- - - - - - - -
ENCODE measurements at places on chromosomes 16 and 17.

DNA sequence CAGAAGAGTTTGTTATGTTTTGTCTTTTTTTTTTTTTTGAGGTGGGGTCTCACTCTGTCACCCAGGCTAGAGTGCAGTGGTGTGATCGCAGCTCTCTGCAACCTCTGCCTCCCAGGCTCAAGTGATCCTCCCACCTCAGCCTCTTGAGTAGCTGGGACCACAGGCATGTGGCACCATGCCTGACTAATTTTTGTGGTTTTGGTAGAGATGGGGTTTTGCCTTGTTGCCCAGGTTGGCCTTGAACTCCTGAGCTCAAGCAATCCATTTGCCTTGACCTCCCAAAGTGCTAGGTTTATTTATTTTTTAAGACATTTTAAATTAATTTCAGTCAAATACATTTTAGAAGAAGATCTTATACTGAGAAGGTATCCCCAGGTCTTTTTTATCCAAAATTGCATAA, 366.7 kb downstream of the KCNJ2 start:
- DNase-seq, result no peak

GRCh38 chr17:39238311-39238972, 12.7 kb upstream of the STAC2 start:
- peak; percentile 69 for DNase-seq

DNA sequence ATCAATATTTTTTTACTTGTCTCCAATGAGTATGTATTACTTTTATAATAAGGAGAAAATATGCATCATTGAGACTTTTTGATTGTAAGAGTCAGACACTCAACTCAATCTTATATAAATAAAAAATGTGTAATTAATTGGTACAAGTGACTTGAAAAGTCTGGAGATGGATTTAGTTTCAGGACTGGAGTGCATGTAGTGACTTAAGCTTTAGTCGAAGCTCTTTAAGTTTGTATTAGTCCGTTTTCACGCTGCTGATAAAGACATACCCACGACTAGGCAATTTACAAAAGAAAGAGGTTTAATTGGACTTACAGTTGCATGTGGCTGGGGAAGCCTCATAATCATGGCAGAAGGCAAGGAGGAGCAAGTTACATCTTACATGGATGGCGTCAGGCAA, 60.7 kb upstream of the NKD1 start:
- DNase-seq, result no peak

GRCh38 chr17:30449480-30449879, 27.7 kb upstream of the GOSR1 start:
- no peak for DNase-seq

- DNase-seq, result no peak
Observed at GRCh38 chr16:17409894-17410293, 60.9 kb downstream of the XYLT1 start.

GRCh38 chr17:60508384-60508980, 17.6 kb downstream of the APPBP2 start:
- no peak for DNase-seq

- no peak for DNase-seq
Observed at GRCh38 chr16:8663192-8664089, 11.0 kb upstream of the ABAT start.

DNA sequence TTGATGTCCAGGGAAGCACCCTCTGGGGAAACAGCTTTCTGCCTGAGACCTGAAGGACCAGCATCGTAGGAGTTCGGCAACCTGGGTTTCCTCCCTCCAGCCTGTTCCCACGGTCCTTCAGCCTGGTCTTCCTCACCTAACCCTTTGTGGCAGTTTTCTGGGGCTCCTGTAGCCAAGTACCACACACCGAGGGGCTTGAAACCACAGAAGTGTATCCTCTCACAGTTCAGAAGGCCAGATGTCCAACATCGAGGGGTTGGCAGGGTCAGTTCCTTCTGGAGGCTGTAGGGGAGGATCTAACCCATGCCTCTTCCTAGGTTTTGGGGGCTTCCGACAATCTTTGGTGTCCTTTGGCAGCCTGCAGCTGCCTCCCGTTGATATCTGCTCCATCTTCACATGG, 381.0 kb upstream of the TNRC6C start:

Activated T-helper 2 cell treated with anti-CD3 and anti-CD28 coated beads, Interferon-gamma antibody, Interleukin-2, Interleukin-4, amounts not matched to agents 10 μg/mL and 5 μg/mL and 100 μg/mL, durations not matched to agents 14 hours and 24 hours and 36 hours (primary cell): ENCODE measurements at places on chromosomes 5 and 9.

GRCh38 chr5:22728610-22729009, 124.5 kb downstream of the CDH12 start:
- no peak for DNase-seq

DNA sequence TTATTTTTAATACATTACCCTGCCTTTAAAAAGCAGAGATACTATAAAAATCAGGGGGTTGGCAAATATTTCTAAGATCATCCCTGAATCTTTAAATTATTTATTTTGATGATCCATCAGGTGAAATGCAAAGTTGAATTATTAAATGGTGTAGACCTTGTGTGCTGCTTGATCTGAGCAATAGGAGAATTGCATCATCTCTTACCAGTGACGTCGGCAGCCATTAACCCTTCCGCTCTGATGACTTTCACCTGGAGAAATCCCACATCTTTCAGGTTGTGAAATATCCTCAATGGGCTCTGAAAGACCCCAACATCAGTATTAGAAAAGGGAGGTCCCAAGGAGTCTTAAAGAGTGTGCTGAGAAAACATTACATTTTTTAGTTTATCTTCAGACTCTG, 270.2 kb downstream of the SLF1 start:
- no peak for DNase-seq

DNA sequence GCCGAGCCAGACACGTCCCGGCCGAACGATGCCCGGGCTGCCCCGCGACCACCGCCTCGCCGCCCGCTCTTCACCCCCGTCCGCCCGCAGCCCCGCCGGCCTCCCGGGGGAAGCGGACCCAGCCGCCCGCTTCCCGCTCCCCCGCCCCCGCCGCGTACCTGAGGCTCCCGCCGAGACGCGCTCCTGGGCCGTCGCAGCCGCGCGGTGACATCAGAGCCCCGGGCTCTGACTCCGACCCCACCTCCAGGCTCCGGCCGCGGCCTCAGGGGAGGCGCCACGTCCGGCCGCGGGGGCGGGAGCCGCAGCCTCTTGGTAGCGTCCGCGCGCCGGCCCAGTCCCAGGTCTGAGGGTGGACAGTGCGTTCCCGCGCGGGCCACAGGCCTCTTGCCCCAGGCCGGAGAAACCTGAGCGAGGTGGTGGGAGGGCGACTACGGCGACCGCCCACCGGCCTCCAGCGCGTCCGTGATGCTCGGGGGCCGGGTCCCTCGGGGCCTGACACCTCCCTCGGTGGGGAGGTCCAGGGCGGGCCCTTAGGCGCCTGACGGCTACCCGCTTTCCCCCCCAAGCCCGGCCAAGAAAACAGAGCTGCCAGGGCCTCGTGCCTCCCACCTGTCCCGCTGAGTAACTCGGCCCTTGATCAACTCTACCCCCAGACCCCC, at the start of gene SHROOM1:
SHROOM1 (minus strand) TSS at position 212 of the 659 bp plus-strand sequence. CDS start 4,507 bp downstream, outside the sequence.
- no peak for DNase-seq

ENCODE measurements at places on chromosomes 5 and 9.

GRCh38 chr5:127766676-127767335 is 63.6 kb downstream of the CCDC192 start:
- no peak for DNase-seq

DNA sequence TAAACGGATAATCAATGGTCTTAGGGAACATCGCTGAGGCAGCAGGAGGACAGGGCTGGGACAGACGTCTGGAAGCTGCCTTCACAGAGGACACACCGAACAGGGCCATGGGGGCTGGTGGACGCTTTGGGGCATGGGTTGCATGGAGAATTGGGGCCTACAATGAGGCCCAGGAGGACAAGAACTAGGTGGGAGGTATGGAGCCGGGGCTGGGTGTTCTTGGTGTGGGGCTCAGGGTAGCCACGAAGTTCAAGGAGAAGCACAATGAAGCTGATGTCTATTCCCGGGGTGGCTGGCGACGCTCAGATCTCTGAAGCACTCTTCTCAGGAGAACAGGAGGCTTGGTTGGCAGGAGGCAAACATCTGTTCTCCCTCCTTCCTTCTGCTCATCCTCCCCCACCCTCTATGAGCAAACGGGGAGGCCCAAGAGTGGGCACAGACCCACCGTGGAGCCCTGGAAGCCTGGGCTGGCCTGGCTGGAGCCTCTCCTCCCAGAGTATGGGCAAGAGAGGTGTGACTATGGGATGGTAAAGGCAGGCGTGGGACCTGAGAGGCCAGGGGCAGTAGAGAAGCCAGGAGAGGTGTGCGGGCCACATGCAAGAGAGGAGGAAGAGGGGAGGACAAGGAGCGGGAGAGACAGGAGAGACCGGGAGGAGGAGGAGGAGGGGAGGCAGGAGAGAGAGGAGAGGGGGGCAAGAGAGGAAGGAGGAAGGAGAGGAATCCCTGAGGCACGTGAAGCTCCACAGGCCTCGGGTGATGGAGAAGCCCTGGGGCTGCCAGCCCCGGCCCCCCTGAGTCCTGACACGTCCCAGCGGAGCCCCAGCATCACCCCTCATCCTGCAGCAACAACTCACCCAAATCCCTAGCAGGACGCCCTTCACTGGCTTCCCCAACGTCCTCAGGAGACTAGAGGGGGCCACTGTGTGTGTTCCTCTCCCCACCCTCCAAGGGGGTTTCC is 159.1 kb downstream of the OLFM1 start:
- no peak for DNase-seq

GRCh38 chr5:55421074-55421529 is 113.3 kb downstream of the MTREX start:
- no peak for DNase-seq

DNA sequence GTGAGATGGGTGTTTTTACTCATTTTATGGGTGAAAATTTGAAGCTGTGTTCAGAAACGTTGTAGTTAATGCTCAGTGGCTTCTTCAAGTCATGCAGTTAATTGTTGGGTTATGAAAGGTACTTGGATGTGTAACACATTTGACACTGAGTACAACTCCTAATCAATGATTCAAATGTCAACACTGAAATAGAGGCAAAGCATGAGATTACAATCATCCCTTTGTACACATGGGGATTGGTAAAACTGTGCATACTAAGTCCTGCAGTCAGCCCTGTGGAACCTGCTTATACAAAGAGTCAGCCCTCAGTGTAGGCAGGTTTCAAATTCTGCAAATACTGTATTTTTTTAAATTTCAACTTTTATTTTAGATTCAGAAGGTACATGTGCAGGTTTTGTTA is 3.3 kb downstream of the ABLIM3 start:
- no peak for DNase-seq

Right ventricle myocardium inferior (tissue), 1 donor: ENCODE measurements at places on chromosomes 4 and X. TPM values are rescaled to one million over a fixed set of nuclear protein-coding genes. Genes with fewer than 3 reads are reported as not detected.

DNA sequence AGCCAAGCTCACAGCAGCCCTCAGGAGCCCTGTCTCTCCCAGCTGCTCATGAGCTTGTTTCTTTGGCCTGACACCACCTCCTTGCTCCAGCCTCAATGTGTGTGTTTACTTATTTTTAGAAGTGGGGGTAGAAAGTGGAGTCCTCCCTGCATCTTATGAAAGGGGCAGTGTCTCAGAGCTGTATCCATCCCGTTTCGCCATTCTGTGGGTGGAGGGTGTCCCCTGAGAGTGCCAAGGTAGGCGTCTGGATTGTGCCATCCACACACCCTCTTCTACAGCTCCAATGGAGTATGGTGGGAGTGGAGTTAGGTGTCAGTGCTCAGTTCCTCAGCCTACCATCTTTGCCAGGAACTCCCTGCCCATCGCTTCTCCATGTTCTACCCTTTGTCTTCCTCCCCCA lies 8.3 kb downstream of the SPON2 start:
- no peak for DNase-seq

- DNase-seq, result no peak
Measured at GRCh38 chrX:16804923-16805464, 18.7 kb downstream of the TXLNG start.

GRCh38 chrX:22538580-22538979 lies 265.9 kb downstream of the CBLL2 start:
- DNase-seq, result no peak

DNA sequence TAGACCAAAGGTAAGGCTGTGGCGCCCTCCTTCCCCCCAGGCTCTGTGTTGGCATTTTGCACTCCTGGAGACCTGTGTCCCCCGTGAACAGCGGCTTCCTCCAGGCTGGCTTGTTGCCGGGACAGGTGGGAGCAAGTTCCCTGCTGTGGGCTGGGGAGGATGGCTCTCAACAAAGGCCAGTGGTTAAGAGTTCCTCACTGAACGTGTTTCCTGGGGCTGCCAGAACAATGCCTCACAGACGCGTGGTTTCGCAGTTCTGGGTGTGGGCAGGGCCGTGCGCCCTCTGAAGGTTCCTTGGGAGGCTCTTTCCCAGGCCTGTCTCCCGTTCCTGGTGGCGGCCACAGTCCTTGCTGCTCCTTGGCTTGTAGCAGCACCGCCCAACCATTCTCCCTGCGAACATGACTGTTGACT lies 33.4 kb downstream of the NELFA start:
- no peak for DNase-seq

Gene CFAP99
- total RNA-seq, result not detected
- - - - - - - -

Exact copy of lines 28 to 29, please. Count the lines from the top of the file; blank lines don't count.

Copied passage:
DNA sequence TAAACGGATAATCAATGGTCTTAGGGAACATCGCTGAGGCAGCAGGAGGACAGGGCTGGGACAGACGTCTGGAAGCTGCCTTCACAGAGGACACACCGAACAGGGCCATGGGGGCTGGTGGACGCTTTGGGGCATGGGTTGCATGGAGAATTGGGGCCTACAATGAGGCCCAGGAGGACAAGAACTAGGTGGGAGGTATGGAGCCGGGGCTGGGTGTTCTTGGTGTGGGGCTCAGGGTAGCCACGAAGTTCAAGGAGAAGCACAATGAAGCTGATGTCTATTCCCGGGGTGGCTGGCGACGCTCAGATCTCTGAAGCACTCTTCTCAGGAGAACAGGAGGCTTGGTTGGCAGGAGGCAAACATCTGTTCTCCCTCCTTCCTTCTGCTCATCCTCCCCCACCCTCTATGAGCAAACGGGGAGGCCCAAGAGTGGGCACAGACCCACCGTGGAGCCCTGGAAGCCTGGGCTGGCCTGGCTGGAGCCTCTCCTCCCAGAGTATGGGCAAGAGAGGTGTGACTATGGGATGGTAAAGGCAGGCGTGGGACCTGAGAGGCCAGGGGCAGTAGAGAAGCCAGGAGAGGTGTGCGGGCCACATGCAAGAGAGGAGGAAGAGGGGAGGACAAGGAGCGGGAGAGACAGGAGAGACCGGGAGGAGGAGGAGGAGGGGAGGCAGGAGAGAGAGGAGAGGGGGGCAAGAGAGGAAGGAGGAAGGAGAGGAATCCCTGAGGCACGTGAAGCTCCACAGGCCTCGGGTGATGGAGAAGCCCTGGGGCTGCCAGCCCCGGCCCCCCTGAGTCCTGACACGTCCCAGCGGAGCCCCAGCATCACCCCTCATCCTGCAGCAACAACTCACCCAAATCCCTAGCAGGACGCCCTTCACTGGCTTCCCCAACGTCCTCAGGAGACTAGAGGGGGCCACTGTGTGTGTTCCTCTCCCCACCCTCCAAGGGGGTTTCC is 159.1 kb downstream of the OLFM1 start:
- no peak for DNase-seq